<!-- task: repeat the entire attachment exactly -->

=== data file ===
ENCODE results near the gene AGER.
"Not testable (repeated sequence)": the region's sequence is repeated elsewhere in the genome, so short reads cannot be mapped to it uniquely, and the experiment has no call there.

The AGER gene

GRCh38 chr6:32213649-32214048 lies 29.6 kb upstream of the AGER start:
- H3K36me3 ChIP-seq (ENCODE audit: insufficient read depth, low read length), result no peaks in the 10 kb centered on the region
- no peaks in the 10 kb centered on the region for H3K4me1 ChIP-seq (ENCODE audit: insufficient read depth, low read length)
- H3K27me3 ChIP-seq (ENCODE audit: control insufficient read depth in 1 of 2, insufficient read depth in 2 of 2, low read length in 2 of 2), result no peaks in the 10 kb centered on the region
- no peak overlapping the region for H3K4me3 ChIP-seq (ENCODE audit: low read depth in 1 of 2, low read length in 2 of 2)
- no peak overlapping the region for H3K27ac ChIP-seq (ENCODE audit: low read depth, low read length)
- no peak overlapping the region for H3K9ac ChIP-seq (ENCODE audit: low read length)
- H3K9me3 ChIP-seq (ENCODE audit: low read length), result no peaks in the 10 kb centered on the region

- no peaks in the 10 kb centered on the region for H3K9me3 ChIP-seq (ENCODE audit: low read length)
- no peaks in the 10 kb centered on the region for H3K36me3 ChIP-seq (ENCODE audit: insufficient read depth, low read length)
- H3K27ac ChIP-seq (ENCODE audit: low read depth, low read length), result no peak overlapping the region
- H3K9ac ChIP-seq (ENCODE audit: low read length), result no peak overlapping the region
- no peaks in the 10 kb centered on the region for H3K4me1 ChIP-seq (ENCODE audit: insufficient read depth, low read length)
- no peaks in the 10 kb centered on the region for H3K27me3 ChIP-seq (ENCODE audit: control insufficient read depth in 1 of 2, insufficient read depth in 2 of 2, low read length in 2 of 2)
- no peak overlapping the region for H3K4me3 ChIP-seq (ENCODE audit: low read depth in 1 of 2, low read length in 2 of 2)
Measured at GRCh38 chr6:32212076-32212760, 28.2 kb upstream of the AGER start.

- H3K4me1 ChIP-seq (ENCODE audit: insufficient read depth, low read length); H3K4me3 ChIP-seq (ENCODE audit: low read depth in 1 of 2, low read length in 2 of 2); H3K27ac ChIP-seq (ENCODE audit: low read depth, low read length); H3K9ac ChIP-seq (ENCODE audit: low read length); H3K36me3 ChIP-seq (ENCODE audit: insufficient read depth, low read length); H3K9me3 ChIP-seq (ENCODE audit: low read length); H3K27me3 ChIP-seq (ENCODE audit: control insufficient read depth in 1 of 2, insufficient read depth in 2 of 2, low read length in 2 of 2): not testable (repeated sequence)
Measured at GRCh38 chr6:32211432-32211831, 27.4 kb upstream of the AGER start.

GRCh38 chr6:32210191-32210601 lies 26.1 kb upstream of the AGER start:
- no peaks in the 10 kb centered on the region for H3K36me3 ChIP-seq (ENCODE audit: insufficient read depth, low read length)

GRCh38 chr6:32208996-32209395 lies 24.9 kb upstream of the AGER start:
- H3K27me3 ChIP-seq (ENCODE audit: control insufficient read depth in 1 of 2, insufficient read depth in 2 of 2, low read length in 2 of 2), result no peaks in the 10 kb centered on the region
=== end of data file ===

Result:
ENCODE results near the gene AGER.
"Not testable (repeated sequence)": the region's sequence is repeated elsewhere in the genome, so short reads cannot be mapped to it uniquely, and the experiment has no call there.

The AGER gene

GRCh38 chr6:32213649-32214048 lies 29.6 kb upstream of the AGER start:
- H3K36me3 ChIP-seq (ENCODE audit: insufficient read depth, low read length), result no peaks in the 10 kb centered on the region
- no peaks in the 10 kb centered on the region for H3K4me1 ChIP-seq (ENCODE audit: insufficient read depth, low read length)
- H3K27me3 ChIP-seq (ENCODE audit: control insufficient read depth in 1 of 2, insufficient read depth in 2 of 2, low read length in 2 of 2), result no peaks in the 10 kb centered on the region
- no peak overlapping the region for H3K4me3 ChIP-seq (ENCODE audit: low read depth in 1 of 2, low read length in 2 of 2)
- no peak overlapping the region for H3K27ac ChIP-seq (ENCODE audit: low read depth, low read length)
- no peak overlapping the region for H3K9ac ChIP-seq (ENCODE audit: low read length)
- H3K9me3 ChIP-seq (ENCODE audit: low read length), result no peaks in the 10 kb centered on the region

- no peaks in the 10 kb centered on the region for H3K9me3 ChIP-seq (ENCODE audit: low read length)
- no peaks in the 10 kb centered on the region for H3K36me3 ChIP-seq (ENCODE audit: insufficient read depth, low read length)
- H3K27ac ChIP-seq (ENCODE audit: low read depth, low read length), result no peak overlapping the region
- H3K9ac ChIP-seq (ENCODE audit: low read length), result no peak overlapping the region
- no peaks in the 10 kb centered on the region for H3K4me1 ChIP-seq (ENCODE audit: insufficient read depth, low read length)
- no peaks in the 10 kb centered on the region for H3K27me3 ChIP-seq (ENCODE audit: control insufficient read depth in 1 of 2, insufficient read depth in 2 of 2, low read length in 2 of 2)
- no peak overlapping the region for H3K4me3 ChIP-seq (ENCODE audit: low read depth in 1 of 2, low read length in 2 of 2)
Measured at GRCh38 chr6:32212076-32212760, 28.2 kb upstream of the AGER start.

- H3K4me1 ChIP-seq (ENCODE audit: insufficient read depth, low read length); H3K4me3 ChIP-seq (ENCODE audit: low read depth in 1 of 2, low read length in 2 of 2); H3K27ac ChIP-seq (ENCODE audit: low read depth, low read length); H3K9ac ChIP-seq (ENCODE audit: low read length); H3K36me3 ChIP-seq (ENCODE audit: insufficient read depth, low read length); H3K9me3 ChIP-seq (ENCODE audit: low read length); H3K27me3 ChIP-seq (ENCODE audit: control insufficient read depth in 1 of 2, insufficient read depth in 2 of 2, low read length in 2 of 2): not testable (repeated sequence)
Measured at GRCh38 chr6:32211432-32211831, 27.4 kb upstream of the AGER start.

GRCh38 chr6:32210191-32210601 lies 26.1 kb upstream of the AGER start:
- no peaks in the 10 kb centered on the region for H3K36me3 ChIP-seq (ENCODE audit: insufficient read depth, low read length)

GRCh38 chr6:32208996-32209395 lies 24.9 kb upstream of the AGER start:
- H3K27me3 ChIP-seq (ENCODE audit: control insufficient read depth in 1 of 2, insufficient read depth in 2 of 2, low read length in 2 of 2), result no peaks in the 10 kb centered on the region